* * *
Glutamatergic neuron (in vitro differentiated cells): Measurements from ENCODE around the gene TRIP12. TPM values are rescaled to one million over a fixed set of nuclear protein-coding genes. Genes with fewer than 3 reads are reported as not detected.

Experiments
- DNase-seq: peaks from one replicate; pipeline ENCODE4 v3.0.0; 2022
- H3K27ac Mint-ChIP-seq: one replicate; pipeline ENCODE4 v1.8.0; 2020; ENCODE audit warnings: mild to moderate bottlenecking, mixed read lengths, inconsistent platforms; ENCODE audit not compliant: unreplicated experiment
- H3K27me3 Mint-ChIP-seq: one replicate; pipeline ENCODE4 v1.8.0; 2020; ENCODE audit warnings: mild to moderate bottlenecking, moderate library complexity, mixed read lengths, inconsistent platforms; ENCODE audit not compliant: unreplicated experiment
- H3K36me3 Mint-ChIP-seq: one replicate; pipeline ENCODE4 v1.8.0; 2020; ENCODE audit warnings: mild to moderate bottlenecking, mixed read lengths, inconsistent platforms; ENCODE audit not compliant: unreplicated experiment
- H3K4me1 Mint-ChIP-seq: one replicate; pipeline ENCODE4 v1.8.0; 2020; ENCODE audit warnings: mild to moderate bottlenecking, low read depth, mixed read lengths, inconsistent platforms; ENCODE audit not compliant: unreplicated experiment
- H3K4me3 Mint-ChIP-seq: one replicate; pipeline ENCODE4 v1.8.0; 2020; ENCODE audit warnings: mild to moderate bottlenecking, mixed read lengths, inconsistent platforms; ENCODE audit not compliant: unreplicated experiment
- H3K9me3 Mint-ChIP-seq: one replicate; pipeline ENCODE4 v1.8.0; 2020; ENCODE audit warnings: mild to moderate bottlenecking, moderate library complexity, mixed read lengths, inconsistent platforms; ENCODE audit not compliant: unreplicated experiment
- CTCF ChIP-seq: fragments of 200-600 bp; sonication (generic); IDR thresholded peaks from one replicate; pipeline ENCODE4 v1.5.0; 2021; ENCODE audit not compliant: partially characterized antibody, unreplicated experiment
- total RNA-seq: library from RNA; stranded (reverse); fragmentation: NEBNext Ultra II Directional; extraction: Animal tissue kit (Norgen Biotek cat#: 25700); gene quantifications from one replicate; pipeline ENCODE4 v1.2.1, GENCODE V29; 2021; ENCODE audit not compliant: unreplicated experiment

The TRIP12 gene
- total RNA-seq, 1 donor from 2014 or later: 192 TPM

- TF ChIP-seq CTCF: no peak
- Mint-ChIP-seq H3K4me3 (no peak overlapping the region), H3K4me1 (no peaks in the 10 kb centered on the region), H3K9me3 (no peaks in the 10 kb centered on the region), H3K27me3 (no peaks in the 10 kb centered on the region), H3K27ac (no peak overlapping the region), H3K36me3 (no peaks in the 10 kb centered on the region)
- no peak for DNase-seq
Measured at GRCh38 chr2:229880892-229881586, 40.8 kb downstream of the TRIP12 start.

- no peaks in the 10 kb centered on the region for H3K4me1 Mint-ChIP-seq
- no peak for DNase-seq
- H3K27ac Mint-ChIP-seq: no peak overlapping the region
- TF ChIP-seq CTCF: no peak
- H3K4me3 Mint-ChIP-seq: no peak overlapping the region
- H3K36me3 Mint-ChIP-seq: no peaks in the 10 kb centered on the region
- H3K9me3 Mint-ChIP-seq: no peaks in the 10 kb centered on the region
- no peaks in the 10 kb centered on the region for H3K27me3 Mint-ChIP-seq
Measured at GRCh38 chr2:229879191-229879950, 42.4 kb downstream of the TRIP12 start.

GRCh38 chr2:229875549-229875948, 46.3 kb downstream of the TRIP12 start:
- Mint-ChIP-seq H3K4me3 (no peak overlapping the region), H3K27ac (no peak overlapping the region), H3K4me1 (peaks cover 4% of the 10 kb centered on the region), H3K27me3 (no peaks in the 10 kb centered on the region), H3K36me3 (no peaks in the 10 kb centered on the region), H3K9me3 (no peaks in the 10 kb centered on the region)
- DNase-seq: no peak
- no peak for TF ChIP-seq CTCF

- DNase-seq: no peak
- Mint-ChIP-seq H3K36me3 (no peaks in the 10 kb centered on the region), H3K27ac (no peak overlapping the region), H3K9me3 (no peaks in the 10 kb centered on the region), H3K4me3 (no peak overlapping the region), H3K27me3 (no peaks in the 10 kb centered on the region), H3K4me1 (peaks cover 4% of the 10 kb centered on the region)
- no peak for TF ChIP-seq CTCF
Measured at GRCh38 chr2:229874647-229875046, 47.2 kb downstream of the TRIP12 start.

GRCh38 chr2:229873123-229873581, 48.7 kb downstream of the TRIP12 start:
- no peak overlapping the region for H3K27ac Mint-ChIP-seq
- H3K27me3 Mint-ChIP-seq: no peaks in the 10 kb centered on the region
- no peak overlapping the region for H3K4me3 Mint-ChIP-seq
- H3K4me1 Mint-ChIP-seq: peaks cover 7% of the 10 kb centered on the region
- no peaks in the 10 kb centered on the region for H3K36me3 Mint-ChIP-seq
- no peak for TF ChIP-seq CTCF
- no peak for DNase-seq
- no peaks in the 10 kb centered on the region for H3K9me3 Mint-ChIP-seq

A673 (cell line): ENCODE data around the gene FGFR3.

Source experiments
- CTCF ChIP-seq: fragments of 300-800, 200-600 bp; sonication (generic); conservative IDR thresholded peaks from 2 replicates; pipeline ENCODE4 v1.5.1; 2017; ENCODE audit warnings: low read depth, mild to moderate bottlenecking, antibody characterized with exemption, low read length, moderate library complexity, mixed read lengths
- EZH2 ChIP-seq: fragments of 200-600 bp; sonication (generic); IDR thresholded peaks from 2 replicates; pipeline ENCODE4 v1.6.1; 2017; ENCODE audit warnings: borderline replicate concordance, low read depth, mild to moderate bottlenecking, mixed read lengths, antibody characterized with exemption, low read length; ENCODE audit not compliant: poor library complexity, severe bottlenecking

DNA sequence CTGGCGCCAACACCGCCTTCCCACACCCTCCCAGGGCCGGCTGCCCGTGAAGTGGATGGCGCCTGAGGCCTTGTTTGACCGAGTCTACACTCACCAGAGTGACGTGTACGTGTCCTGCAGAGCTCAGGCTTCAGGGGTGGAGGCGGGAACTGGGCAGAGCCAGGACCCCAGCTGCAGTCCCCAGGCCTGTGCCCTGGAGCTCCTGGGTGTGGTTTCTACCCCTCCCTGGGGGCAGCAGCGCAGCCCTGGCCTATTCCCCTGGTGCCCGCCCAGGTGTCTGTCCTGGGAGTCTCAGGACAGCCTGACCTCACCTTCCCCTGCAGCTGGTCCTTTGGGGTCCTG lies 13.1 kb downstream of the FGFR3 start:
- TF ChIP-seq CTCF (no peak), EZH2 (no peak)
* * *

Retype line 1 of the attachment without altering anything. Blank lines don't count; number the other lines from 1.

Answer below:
Glutamatergic neuron (in vitro differentiated cells): Measurements from ENCODE around the gene TRIP12. TPM values are rescaled to one million over a fixed set of nuclear protein-coding genes. Genes with fewer than 3 reads are reported as not detected.